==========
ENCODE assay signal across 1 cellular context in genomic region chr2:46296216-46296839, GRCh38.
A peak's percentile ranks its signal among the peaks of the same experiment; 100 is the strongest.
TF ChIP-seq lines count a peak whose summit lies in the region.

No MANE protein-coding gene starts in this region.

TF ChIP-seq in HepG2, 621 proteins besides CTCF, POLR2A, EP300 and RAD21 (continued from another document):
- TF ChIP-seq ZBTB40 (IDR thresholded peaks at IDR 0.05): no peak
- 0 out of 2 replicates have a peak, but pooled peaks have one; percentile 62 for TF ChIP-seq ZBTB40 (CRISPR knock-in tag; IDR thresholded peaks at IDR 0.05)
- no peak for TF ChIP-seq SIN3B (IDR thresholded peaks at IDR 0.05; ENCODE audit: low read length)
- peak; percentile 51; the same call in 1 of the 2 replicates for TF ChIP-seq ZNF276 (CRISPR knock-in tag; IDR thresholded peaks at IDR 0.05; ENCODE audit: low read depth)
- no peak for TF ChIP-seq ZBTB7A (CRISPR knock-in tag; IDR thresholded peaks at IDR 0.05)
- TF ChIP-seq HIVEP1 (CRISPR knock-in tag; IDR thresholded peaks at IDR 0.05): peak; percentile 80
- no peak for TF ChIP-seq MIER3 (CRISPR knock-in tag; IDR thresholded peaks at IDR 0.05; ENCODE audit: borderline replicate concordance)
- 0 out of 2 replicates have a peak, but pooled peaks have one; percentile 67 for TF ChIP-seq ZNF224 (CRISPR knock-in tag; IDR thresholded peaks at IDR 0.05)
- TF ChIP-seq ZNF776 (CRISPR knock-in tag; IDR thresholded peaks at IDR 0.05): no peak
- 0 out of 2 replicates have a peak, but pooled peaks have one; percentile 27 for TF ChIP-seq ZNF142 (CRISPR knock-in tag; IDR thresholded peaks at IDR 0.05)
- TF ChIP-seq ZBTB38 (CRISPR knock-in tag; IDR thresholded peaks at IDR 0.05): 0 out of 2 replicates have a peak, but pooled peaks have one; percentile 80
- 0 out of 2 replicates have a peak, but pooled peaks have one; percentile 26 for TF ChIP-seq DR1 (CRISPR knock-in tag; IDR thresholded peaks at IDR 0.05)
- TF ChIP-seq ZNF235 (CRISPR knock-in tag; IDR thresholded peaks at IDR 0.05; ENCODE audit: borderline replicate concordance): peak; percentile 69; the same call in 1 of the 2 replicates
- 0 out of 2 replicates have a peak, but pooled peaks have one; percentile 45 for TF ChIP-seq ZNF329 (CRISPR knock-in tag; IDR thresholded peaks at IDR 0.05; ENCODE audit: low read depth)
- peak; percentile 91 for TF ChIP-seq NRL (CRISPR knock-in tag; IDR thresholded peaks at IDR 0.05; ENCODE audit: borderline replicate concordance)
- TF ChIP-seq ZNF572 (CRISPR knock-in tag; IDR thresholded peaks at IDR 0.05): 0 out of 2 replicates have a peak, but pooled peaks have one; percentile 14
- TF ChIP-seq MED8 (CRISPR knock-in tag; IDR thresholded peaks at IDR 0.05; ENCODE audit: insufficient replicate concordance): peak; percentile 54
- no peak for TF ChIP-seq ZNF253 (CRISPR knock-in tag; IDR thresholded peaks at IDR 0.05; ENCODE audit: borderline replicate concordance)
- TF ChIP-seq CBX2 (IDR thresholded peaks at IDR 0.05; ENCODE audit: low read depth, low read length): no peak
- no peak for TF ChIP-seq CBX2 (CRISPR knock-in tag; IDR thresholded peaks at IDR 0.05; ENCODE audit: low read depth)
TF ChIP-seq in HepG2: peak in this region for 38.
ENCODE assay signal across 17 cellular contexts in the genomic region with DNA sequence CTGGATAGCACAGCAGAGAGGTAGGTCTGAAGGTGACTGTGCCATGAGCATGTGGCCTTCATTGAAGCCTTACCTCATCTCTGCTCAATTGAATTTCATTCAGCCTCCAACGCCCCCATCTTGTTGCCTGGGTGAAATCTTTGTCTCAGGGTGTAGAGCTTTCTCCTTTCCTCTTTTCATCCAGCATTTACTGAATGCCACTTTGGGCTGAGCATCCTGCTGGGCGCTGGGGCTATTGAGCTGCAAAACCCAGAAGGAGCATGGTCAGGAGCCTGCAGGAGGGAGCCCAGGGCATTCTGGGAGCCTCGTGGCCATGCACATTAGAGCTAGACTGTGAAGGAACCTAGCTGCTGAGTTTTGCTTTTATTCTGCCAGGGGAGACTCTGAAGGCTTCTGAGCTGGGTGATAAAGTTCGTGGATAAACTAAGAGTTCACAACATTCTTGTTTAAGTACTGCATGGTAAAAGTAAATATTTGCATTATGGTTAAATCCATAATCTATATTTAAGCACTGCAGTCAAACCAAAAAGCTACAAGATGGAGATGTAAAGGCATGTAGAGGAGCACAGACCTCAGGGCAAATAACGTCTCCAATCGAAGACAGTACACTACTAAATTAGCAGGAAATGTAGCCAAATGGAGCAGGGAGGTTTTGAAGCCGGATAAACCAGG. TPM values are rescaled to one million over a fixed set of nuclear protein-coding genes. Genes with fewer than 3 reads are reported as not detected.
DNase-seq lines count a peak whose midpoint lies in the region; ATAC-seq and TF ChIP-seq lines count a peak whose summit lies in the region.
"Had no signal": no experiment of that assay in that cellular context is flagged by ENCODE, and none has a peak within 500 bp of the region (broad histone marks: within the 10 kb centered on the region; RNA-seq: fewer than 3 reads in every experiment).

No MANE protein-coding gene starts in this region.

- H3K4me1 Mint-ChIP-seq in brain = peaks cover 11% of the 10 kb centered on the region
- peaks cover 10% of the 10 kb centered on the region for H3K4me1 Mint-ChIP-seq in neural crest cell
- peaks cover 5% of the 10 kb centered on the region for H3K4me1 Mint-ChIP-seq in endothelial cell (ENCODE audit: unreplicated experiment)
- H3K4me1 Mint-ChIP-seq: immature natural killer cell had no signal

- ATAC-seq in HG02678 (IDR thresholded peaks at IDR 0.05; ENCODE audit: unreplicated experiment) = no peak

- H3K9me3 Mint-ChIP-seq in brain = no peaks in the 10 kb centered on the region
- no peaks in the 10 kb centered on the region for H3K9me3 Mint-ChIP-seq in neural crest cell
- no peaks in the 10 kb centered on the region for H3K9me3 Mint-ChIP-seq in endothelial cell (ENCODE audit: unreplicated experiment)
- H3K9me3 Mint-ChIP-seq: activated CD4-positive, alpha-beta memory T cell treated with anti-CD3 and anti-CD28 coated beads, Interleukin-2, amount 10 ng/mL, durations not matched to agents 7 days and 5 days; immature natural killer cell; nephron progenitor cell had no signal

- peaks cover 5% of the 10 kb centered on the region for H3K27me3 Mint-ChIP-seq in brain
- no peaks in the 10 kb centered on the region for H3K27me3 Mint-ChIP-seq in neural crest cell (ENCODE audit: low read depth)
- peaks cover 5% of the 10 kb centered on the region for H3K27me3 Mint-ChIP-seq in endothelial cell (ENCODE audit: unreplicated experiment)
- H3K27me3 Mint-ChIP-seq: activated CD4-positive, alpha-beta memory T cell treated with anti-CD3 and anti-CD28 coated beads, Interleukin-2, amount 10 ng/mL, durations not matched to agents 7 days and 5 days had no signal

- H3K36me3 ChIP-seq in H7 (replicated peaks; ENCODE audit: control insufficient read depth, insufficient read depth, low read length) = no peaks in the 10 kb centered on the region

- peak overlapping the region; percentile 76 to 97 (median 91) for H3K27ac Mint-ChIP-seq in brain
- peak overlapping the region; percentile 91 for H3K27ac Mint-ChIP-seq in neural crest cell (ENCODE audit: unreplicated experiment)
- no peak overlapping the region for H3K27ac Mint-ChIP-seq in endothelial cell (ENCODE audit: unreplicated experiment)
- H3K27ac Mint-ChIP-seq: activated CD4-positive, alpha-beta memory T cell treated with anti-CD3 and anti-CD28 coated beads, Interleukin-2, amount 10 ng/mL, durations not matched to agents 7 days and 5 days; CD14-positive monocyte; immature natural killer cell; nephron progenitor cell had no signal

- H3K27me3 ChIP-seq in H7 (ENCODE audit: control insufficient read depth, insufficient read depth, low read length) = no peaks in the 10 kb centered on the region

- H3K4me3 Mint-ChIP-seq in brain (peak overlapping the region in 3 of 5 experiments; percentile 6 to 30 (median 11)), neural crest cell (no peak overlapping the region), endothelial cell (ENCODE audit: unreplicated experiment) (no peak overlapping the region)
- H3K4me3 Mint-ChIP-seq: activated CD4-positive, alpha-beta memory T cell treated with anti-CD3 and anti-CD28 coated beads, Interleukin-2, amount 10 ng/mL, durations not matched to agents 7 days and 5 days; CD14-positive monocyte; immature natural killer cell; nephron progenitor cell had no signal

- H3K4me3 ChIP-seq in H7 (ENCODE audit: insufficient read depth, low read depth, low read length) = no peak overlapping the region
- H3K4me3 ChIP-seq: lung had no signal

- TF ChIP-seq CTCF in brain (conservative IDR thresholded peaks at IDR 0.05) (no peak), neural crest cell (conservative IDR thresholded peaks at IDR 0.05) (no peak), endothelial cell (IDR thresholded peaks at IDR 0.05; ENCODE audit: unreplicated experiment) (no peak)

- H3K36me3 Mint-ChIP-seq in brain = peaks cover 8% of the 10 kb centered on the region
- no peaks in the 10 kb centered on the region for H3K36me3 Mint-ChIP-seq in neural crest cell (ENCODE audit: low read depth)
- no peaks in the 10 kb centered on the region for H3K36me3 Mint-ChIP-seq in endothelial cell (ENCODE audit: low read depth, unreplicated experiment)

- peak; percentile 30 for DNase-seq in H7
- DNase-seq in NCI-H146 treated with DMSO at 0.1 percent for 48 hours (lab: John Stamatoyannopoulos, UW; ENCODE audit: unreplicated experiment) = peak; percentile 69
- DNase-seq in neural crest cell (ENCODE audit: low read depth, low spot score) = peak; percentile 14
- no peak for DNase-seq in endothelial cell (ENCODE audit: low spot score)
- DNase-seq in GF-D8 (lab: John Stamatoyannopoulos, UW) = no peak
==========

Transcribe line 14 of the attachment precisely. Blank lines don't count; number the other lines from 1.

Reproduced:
- TF ChIP-seq ZNF776 (CRISPR knock-in tag; IDR thresholded peaks at IDR 0.05): no peak